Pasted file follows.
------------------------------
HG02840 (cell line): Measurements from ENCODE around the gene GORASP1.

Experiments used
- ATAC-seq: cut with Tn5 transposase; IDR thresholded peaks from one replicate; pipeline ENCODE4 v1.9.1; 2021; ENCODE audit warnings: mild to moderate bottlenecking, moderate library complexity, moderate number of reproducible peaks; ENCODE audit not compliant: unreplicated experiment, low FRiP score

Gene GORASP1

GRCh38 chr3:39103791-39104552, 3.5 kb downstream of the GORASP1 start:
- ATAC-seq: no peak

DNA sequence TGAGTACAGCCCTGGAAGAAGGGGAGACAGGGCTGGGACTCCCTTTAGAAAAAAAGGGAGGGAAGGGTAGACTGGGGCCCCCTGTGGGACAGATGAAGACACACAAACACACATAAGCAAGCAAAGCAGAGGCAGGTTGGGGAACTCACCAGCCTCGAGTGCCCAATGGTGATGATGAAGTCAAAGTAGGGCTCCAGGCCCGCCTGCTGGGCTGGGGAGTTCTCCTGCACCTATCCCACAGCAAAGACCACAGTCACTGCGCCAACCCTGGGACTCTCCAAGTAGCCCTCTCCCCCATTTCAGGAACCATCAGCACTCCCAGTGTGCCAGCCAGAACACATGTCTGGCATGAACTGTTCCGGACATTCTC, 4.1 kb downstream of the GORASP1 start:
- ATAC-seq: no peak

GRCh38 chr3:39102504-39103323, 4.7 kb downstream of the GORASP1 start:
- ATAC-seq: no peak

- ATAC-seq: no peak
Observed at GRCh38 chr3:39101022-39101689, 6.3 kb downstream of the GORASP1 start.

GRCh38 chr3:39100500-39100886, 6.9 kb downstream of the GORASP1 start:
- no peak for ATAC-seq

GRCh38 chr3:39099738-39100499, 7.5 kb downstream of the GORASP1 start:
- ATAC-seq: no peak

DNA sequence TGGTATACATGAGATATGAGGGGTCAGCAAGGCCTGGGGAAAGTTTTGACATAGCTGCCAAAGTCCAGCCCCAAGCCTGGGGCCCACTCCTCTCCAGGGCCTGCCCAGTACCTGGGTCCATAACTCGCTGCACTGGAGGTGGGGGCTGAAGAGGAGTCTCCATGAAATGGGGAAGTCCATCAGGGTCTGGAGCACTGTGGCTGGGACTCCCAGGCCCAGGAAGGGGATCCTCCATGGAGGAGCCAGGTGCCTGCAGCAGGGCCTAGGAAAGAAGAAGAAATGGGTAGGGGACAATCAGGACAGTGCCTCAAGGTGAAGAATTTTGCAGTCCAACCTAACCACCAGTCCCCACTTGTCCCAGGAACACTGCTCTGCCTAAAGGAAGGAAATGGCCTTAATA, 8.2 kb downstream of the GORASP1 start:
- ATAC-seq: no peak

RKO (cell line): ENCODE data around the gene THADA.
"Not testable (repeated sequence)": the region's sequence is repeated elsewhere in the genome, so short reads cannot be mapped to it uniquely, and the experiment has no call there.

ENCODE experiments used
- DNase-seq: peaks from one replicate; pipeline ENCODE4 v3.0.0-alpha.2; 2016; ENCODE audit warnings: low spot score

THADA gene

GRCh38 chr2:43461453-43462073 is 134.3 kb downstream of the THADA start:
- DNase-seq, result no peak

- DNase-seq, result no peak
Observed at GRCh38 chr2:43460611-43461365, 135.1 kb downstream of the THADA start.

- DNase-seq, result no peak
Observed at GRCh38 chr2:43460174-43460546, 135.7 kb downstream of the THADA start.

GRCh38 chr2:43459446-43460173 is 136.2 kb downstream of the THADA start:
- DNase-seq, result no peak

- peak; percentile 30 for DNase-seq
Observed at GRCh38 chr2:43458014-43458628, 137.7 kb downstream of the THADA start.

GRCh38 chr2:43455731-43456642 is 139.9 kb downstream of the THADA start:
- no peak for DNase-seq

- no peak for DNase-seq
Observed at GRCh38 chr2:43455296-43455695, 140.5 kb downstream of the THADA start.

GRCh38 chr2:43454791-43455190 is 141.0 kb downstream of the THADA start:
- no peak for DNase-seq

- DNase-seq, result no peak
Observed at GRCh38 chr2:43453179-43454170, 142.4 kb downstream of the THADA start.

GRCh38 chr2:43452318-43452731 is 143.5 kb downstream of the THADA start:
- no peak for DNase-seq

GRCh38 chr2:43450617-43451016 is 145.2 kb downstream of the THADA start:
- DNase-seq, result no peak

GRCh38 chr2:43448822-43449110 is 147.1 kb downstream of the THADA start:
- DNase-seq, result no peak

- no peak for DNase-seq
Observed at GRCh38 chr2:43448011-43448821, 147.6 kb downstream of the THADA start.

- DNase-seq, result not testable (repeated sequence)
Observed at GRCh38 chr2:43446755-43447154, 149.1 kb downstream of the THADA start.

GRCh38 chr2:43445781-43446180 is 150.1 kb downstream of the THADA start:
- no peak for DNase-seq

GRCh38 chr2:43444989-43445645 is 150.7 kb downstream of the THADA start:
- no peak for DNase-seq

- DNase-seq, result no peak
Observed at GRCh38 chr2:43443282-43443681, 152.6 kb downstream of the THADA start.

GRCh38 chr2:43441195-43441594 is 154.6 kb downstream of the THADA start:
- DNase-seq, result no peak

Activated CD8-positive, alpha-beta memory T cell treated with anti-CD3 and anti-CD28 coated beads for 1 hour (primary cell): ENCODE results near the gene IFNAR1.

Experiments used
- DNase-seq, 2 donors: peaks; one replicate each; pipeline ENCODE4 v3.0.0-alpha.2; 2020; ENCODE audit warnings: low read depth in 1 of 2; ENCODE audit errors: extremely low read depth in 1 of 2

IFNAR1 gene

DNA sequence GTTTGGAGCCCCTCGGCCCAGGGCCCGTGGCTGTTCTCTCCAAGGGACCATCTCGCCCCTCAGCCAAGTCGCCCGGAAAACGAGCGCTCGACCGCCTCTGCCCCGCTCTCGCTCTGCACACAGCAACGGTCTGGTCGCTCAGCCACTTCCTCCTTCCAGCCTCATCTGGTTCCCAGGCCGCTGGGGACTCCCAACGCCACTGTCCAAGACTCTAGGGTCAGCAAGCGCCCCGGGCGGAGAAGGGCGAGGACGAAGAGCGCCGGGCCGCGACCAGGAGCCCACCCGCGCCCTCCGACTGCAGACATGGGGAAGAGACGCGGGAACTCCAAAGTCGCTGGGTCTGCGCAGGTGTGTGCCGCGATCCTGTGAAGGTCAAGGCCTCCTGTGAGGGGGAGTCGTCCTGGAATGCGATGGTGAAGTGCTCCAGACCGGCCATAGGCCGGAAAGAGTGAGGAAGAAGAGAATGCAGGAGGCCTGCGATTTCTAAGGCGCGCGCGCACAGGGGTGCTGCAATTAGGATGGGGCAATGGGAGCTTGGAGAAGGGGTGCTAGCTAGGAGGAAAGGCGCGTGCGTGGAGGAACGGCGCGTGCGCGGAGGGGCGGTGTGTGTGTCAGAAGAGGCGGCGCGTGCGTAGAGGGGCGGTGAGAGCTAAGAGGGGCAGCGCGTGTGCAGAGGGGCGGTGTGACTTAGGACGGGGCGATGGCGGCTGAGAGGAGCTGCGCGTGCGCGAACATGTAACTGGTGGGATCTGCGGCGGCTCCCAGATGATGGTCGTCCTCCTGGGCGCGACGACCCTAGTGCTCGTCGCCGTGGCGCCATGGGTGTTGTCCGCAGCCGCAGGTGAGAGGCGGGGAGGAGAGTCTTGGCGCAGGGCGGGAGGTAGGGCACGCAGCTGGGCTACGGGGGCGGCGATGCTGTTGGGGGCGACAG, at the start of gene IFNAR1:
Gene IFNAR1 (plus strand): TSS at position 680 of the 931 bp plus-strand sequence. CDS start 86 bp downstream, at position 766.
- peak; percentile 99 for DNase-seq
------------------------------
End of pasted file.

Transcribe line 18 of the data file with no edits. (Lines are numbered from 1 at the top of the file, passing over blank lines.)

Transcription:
- ATAC-seq: no peak